In 2025 almost half of the dairy herds in north west Europe will be milked by robots. On a global scale robot arms are making their entry into conventional milking parlours to confront ?rising labour costs and achieve ease of work.
Automatic milking systems milk about one quarter of the cows in leading dairy countries Denmark and the Netherlands; according to a number of milking machine manufacturers, by 2025 this will be half in north west Europe. Jan Dirk van Mourik, senior product manager milking and cooling at Lely: “The Netherlands and Denmark are leading in the number of milking robots. The Danes have larger farms than the Dutch and the labour supply is low, enabling automation to develop rapidly. Also in England, France and Germany the number of robots is growing steadily.”
When farms are newly constructed approximately half of the entrepreneurs choose to purchase milking robots and 52% a conventional milking parlour. Side-by-side parlours and herringbone parlours are most popular. In Australia, New Zealand, China, Russia and the US milking with robots is not very popular yet due to cheap labour and scale (many companies have more than 1000 cows), with 1-5% of the cows being milked in a robot there, estimates Van Mourik. It is highly probable that robot arms will make their way to these stables in the coming years.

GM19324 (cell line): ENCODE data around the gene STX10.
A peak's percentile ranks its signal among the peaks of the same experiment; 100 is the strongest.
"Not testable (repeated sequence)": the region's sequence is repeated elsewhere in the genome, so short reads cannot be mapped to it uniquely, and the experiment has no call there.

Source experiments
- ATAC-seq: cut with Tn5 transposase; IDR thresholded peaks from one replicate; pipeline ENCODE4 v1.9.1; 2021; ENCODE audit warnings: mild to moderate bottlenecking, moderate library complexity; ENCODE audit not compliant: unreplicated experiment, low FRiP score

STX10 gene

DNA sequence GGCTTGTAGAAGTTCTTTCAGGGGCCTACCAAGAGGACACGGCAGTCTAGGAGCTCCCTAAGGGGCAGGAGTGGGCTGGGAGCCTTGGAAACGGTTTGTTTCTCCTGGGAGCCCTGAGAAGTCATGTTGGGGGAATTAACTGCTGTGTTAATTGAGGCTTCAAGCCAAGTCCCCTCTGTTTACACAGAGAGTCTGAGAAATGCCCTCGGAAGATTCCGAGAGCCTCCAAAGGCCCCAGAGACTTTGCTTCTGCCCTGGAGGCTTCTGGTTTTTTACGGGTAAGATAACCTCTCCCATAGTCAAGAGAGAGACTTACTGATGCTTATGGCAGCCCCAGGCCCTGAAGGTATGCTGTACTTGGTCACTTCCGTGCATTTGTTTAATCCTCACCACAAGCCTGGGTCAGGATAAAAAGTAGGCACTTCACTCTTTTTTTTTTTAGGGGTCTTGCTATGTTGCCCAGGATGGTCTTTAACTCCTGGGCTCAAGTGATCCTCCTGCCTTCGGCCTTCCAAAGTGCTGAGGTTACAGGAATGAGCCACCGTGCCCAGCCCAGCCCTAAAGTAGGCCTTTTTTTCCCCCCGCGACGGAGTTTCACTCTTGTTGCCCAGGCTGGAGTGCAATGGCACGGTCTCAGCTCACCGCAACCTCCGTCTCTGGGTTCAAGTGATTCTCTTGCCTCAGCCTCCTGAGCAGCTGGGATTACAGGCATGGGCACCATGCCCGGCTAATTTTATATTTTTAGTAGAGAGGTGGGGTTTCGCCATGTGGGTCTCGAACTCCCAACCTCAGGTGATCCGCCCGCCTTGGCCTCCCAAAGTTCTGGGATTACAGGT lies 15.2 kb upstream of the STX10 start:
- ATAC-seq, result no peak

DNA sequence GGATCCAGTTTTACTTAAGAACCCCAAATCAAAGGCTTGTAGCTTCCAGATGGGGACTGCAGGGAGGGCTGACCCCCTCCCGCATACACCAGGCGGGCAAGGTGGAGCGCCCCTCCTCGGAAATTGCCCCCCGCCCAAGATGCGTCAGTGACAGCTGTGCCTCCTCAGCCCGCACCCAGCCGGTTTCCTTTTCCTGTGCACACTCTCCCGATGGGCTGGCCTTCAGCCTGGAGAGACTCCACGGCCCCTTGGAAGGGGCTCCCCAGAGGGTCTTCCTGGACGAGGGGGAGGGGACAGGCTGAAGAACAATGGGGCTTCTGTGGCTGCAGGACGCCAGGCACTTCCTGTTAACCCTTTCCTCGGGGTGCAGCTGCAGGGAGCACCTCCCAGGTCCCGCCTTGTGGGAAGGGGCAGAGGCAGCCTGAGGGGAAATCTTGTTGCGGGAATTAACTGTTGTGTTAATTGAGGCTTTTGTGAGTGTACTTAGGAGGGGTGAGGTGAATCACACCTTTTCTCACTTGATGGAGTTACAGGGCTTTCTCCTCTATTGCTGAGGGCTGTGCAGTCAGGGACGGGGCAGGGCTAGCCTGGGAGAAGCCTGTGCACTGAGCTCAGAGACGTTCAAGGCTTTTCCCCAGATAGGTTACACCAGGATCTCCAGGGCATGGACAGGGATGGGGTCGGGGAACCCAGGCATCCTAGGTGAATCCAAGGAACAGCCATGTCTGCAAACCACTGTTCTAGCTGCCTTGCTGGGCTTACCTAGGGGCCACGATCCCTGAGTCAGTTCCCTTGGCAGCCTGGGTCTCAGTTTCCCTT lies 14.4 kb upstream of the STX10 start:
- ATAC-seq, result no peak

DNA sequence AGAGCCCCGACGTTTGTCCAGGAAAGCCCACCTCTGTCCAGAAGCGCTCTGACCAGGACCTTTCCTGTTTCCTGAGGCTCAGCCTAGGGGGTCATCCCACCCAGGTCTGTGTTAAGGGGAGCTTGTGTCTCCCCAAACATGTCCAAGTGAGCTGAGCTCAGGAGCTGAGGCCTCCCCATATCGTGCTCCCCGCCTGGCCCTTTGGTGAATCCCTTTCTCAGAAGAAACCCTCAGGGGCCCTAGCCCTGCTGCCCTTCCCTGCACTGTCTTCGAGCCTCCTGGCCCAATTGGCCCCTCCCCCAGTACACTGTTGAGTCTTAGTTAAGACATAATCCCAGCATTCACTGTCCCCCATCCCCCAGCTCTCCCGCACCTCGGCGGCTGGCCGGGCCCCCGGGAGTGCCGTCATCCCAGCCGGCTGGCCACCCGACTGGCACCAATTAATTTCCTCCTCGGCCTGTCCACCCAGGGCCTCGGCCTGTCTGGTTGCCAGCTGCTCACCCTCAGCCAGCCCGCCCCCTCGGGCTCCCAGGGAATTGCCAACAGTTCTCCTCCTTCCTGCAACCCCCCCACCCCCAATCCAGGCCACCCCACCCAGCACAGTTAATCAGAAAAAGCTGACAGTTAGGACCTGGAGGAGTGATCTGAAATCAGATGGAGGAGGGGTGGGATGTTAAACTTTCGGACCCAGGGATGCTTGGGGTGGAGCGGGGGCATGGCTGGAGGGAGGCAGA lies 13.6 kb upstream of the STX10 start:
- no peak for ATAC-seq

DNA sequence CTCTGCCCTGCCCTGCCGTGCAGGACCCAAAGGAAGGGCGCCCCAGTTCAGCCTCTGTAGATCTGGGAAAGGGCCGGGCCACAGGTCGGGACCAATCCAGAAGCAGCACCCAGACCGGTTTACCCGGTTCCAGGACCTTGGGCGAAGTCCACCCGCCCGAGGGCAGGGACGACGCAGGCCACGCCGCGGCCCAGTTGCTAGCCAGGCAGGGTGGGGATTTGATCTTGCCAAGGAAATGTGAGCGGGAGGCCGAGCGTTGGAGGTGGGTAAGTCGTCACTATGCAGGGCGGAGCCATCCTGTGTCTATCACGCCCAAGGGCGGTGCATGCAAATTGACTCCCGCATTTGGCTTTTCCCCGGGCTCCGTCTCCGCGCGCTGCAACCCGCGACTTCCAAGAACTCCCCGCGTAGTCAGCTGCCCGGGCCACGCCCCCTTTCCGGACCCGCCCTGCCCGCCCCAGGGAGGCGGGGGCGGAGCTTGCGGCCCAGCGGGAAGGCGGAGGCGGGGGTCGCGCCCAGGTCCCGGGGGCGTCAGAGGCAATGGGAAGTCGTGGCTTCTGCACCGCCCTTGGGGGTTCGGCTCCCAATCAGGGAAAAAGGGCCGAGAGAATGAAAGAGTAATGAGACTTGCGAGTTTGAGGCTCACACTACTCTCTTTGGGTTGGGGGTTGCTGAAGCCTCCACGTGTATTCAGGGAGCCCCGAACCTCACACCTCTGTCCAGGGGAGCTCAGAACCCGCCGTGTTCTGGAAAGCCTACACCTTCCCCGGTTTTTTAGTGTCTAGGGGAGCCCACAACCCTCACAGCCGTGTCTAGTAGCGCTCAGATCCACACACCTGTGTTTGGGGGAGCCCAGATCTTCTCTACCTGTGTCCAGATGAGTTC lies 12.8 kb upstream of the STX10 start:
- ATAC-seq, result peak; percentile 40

Milking machine suppliers expect automation of milking to continue. They refer to the necessity to produce more efficiently, the rising labour costs and the availability of milkers as the main reasons. Van Mourik: “In the US cattle farmers are currently still milking with cheap workers, often of Mexican origin. But when the economy recovers, the costs per hour will increase. Especially when these people have appealing job alternatives with normal work hours. The same applies to Europe.”
Ruud Schlenter, business unit manager at SAC Nederland and Harm Ypma, manager marketing & sales Netherlands and Belgium at GEA Farm Technologies, also expect rising labour costs to speed up the automation of milking. Furthermore the availability of milkers plays a role in the choice of a milking system. Van Mourik foresees problems: “The availability of suitable labour is in many countries even worse than it is in the Netherlands. Also people are willing to work irregular hours on a dairy farm with below average income, leaving the quality of labour something to be desired.” According to Harm Wemmenhove, researcher at Wageningen UR Livestock Research, the consideration ‘what does labour cost and what does automation cost’ is more and more involved. “Milking in a conventional parlour is increasingly becoming a continuous process. A stable which runs more hours becomes financially viable sooner. When milking is no longer subject to fixed hours, labour at a fair price is easier found. But when labour takes too much time, a larger group of farmers will automate milking using robots and robot arms.”